Bear Safety


What Should I Do if I See a Black Bear?

Seeing a black bear at Lassen Volcanic National Park is a rare treat (there are no brown or grizzly bears in the park). While it is an exciting moment, it is important to remember that bears in national parks are wild and can be dangerous. Their behavior is sometimes unpredictable. Although rare, attacks on humans have occurred, inflicting serious injuries and death. Each bear and each experience is unique; there is no single strategy that will work in all situations and that guarantees safety. Most bear encounters end without injury. **Bear Spray is not permitted in the park.


A Fed Bear is a Dead Bear

Stay with or Store Your Scented Stuff at All Times

Black bears at Lassen Volcanic are beginning to associate humans and our stuff with food. Human-bear encounters have increased in recent years after multiple incidents of bears obtaining improperly stored food from hikers and backpackers.

Bears obtaining improperly stored food has and may again result in park closures. Allowing wild animals to obtain human food often results in aggressive behavior. Aggressive wildlife are a threat to human safety and will most likely be euthanized.

All visitors can help prevent closures and protect bears:

  • In campgrounds and cabins: store your food and scented items in food lockers. Only have the food out that you are actually using; if you are not using it, please put it back into the food locker.
  • In picnic areas and on the trail: always keep your food within arm’s reach and do not turn your back on your food. Never leave your pack unattended.
  • When backpacking: store food or scented items in a mandatory, bear-resistant container.
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Find out how you can keep your food secure and bears safe when you visit Lassen Volcanic National Park.


Bear Encounters

Most human-bear sightings occur at a safe distance without incident. However, if you encounter a black bear close-up or a bear is reacting to you, the following strategies can help prevent the situation from escalating.



  • Pick up small children immediately.
  • Identify yourself as a human by talking in low, calm tone so the bear knows you are not a prey animal.
  • Stay still and calm. A scream or sudden movement may trigger an attack.
  • Make yourself look as large as possible. Move to higher ground for example.
  • Slowly wave your arms. A bear may come closer or stand on its hind legs to get a better look or smell. A standing bear is usually curious, not threatening.
  • Leave the area or detour around the bear. If this is impossible, wait until the bear moves away. Always leave the bear a way to leave the area without having to approaching you.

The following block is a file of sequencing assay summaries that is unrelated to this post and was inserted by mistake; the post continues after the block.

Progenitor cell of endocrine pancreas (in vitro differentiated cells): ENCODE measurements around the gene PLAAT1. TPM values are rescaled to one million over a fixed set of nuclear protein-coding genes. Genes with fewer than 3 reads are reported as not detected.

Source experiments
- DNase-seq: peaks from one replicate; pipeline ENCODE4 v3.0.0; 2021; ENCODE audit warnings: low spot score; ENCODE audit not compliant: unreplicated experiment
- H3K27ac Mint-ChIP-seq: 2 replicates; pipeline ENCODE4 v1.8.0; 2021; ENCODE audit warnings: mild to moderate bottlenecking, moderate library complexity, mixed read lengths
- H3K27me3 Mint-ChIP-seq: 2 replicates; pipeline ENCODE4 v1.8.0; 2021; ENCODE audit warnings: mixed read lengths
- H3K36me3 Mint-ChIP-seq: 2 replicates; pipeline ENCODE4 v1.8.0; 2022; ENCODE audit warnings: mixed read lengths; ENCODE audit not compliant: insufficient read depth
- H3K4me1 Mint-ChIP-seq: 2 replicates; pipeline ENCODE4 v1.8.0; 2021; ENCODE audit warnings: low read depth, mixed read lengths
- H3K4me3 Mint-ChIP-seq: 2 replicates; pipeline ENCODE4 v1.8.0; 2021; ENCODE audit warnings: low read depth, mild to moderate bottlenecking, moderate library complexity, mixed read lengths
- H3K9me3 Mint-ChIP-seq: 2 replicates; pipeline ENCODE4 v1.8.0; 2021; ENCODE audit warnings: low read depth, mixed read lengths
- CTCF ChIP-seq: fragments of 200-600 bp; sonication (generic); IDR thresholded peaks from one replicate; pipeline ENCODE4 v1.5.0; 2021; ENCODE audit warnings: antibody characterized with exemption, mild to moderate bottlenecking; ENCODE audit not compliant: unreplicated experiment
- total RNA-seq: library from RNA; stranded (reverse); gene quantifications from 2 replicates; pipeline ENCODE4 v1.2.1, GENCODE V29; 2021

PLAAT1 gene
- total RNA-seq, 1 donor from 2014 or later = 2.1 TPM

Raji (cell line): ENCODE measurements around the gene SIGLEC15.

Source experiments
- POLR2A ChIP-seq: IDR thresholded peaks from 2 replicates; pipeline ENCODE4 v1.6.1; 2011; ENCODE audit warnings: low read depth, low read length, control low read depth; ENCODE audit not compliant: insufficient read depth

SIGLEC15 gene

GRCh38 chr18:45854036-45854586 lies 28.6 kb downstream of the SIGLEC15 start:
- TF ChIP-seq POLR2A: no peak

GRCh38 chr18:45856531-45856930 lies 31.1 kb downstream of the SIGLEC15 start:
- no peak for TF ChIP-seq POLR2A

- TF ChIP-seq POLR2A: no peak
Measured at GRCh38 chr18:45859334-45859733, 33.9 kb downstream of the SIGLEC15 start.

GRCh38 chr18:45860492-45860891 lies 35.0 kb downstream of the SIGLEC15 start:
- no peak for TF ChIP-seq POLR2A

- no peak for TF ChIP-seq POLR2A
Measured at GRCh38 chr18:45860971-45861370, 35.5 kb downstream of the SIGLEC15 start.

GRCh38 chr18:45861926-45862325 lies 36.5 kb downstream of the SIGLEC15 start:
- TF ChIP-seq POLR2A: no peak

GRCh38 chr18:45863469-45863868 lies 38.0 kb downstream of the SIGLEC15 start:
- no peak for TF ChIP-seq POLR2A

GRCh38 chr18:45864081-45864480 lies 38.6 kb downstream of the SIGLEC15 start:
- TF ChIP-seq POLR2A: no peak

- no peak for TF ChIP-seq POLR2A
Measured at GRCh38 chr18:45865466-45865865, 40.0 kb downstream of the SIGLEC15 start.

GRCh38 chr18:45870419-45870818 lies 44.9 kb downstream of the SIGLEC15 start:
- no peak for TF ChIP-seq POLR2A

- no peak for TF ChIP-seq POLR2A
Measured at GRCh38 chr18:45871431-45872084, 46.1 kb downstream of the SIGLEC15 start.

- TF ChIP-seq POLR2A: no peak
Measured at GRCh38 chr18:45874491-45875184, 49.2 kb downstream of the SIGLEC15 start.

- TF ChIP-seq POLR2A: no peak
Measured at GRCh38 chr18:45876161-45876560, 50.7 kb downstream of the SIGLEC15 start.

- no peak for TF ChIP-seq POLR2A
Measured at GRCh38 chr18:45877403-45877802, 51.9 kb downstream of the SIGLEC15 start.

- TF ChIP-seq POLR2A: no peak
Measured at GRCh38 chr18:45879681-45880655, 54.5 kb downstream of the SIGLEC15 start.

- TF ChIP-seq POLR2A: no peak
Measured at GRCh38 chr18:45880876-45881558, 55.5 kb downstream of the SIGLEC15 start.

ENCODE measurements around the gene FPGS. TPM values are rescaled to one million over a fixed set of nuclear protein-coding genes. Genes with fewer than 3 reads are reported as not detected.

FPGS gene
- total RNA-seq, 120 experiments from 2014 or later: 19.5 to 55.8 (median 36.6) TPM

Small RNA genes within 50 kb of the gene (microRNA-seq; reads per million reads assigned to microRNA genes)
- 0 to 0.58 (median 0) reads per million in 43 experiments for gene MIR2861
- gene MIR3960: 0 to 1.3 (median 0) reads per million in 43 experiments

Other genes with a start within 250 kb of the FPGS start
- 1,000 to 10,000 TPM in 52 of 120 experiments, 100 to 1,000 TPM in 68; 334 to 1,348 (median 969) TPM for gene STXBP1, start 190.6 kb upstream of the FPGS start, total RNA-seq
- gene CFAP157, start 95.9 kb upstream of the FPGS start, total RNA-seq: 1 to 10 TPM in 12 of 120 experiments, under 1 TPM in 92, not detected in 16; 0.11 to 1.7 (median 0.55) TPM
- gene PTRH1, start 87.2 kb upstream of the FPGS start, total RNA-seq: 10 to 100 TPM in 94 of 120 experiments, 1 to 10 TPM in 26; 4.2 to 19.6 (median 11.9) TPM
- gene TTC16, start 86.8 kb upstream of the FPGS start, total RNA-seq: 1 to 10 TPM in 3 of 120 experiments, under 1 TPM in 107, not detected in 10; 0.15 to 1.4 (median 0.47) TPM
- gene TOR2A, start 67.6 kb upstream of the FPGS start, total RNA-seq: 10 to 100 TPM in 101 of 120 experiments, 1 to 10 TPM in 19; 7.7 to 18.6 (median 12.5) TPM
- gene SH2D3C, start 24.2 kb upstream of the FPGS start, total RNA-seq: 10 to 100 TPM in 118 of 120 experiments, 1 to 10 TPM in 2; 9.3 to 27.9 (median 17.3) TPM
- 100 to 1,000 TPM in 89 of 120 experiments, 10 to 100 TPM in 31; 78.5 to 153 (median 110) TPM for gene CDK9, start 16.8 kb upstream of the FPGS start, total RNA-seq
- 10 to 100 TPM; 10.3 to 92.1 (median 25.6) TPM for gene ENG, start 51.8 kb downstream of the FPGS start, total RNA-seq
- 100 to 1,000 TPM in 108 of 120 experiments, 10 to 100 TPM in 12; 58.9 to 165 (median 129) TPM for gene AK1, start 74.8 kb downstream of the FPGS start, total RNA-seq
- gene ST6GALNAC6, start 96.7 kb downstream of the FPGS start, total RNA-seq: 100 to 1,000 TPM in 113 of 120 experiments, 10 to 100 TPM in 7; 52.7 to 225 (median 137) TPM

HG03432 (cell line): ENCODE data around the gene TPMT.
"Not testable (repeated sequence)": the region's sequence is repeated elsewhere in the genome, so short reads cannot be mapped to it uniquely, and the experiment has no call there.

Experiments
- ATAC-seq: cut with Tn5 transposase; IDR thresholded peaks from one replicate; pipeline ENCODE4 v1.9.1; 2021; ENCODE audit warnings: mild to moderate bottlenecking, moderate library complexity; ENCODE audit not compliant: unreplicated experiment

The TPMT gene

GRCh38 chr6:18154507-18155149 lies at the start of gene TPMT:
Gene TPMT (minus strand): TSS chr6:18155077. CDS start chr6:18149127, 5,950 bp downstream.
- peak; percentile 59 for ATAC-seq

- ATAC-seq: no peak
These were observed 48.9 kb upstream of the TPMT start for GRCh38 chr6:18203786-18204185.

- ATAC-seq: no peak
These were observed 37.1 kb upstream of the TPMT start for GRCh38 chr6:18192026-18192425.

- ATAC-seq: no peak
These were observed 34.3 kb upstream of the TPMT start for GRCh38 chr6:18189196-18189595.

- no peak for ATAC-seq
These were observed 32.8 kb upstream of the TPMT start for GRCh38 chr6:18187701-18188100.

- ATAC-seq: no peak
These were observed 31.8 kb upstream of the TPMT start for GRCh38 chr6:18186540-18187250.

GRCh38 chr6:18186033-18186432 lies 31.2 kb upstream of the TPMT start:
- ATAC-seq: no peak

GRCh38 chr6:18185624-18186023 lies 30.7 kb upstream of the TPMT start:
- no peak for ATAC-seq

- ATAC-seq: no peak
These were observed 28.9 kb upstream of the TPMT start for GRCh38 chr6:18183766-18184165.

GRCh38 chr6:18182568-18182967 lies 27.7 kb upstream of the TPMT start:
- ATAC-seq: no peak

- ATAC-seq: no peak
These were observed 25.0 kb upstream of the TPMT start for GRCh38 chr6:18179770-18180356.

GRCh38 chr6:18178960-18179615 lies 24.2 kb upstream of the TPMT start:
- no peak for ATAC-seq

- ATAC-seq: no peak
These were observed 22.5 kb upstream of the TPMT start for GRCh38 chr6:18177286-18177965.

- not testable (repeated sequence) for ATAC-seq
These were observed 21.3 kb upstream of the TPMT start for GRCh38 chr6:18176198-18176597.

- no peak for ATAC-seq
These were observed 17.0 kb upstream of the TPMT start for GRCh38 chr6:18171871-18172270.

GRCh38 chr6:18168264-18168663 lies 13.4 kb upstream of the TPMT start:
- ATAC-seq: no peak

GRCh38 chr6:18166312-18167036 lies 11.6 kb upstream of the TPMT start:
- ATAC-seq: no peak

• Move away slowly and sideways if the bear is still. This allows you to keep an eye on the bear and avoid tripping. Moving sideways is also non-threatening to bears.
  • Do NOT run or climb a tree. If the bear follows, stop and hold your ground. Bears can run as fast as a racehorse both uphill and down. Like dogs, they will chase fleeing prey.
  • Do NOT drop your pack. The pack can provide protection for your back in the event of an attack. Bears that obtain human food can become aggressive and may need to be euthanized.
  • Never come between a mother and cub or attempt to approach a cub. The chances of a bear attacking escalate greatly if she perceives you as a danger to her cubs.
  • Never imitate bear sounds or make a high-pitched squeal.

If a Black Bear Attacks

Bear attacks are rare; most bears are only interested in protecting food, cubs, or their space. However, being mentally prepared can help you have the most effective reaction.

Bear Pepper Spray is Not Permitted at Lassen Volcanic

The generally non-aggressive behavior of black bears at Lassen Volcanic National Park does not necessitate its use nor is bear pepper spray recommend for black bears (verses grizzly/brown bears).

Do Not Play Dead if You Are Attacked by a Black Bear

Try to escape to a secure place such as a car or building. If escape is not possible, fight with everything you have.

Bluff Charges

Bluff charges are meant to scare or intimidate. When a bear bluff charges, it will have its head and ears up and forward. The bear will puff itself up to look bigger. It will bound on its front paws toward you (moving in big leaps), but then stop short or veer off to one side. Often bears retreat after a bluff charge, or they may vocalize loudly.

If a Bear Appears to be Preparing to Bluff Charge You:

  • Slowly back away while waving your arms above your head and speak to the bear in a calm voice
  • When the bear charges you, hold your ground and stay calm.
  • After the bear charges, slowly retreat while keeping an eye on the bear.
  • Let the bear know that you’re a human and that you aren’t a threat.
  • Continue to speak to the bear in a calm voice and make it clear that you are a human until the bear moves away.
  • Do NOT run during a bluff charge, it may trigger the bear to attack. Stand your ground. Be ready for the bear to make contact in case the charge is not a bluff charge. Know how to protect and defend yourself in case the bear turns aggressive.

Aggressive Charges

This type of charge by a black bear is very rare yet very dangerous. Warning signs of an impending aggressive charge includes yawning, clacking their teeth, or pounding their front paws on the ground while huffing. These behaviors indicate that a bear is stressed and it may be getting ready to charge. Most aggressive charges by black bears are an attempt to protect a perceived threat to a cub or food source such as a deer carcass. A bear charging aggressively will have its head down and ears pointed back and will come at you like a freight train. Be prepared to fight with everything you have.

Last updated: July 30, 2021

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